Challenging student traditions

Incoming North-West University vice-chancellor Professor Dan Kgwadi. (Cornell Tukiri)

Incoming North-West University vice-chancellor Professor Dan Kgwadi. (Cornell Tukiri)

The North West University (NWU) was criticised recently after Beeld newspaper reported that some students on its Potchefstroom campus had used the Nazi “Sieg Heil” salute during an initiation ceremony.

Professor Dan Kgwadi's six-year term was initially meant to begin in June, but was brought forward after outgoing vice-chancellor Dr Theuns Eloff stepped down to allow his successor to tackle the matter from the outset.

Apart from the controversy, Kgwadi is also faced with the challenge of making the university’s three campuses more demographically representative. In 2011, Eloff was quoted on the university’s website as saying that the NWU council had set diversity targets of 90% black and 10% white for Mafikeng, 75% black and 25% white for the Vaal Triangle Campus and 30% black and 70% white for Potchefstroom.

But Kgwadi — who has been the rector of the NWU’s Mafikeng’s campus since 2005 — is ready to take on these challenges. “Ten years into a merger, the NWU is still working hard on several issues,” he acknowledges. Our Potch campus is predominantly white and Afrikaner to be more precise while our Mafikeng campus is more African. It is the primary duty of council to guide the transformation of the university and of management to execute such.

“No university in the world can afford to become an ethnic or racial enclave. We cannot afford it for any of our campuses too. A diverse university environment forms an important part of the learning process. We also live in a global society where products of homogenous societies will adjust with difficulty. Universities must produce national and global citizens.”

It was against this background that council had set targets to diversify student demographics of the NWU campuses, he adds. “These targets form part of the institutional plan. Our current campus compositions are to a greater extent an influence from the past. Diversity and social integration is part of my mandate and I will execute it responsibly and with conviction.”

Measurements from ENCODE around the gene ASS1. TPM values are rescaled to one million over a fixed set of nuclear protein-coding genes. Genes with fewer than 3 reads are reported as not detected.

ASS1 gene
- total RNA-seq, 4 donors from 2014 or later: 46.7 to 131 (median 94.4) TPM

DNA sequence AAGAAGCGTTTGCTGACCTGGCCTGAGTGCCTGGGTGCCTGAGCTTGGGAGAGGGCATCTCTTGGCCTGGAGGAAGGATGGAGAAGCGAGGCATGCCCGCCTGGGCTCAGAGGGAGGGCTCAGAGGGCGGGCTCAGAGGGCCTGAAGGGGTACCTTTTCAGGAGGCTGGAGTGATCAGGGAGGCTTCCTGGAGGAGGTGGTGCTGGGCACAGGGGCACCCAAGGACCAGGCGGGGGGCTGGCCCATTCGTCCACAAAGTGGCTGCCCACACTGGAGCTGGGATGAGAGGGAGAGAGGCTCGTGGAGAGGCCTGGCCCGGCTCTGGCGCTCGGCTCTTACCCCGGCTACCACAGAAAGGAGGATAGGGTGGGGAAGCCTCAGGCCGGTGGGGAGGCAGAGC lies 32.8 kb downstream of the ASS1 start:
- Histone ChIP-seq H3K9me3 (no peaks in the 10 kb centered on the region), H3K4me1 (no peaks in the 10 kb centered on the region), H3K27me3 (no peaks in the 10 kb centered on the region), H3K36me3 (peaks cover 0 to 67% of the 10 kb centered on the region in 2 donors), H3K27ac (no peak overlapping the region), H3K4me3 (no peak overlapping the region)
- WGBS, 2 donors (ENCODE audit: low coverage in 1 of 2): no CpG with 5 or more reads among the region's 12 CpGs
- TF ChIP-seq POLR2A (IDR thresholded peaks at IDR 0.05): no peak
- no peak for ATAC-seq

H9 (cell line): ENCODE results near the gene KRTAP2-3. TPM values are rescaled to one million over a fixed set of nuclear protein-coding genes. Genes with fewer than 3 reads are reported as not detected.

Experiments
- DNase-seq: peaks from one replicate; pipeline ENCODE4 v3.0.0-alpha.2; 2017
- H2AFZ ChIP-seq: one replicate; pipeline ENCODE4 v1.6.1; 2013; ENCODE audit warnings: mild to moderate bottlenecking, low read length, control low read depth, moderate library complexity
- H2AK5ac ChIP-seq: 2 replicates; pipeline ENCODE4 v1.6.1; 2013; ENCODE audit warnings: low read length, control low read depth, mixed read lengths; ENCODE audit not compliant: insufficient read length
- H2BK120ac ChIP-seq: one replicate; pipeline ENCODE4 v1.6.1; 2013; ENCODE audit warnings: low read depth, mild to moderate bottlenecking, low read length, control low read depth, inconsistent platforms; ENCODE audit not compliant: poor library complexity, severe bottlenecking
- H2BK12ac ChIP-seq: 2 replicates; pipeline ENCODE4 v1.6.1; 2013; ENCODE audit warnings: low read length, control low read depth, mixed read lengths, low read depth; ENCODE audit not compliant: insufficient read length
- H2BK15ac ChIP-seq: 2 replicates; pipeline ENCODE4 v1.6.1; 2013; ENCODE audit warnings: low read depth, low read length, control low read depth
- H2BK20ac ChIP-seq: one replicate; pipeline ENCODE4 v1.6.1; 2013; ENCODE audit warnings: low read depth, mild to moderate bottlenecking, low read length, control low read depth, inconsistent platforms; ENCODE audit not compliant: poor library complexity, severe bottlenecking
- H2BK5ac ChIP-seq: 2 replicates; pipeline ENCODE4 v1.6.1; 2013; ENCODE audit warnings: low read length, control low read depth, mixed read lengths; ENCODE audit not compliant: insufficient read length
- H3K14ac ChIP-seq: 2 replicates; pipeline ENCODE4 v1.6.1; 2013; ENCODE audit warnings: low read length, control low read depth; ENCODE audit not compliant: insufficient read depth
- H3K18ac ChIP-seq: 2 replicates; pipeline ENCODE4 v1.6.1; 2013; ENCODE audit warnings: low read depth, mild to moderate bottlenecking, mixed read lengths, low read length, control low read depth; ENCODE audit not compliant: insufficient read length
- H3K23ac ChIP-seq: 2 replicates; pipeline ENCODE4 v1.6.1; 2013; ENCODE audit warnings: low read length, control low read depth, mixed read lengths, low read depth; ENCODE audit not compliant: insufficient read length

He says the university is awaiting the report of a committee set up by council to investigate initiation practices, which will go to the minister of higher education. “It will make a significant change and add more value to our orientation programmes.

“A directive from the minister and council as well as my zero tolerance for student activities that are contra-human rights sets a platform for our way forward,” he admits. He adds that he intends adopting a diplomatic, but firm approach in dealing with such matters.

“Students bring with them all kinds of new trends and ways of doing things and a lot of their behaviour is steeped in student traditions. These traditions are very difficult to change or to stop and if you go about doing it wrongly, the students go underground and continue with it anyway,” he explains.

“My approach would be to engage at different levels and to encourage change rather than to enforce or police it. I strongly believe in a change of mind set that leads to a sustainable institutional culture.” “Despite my conviction to encourage change, I will not hesitate to act decisively if I pick up problem areas or actions.

“I would like to encourage debates among students on variety of topics even those deemed controversial to instil a culture of tolerance for differing opinions, because our students are going to be the leaders of tomorrow, and I would like to give them that opportunity in the relative safety of a university platform.”

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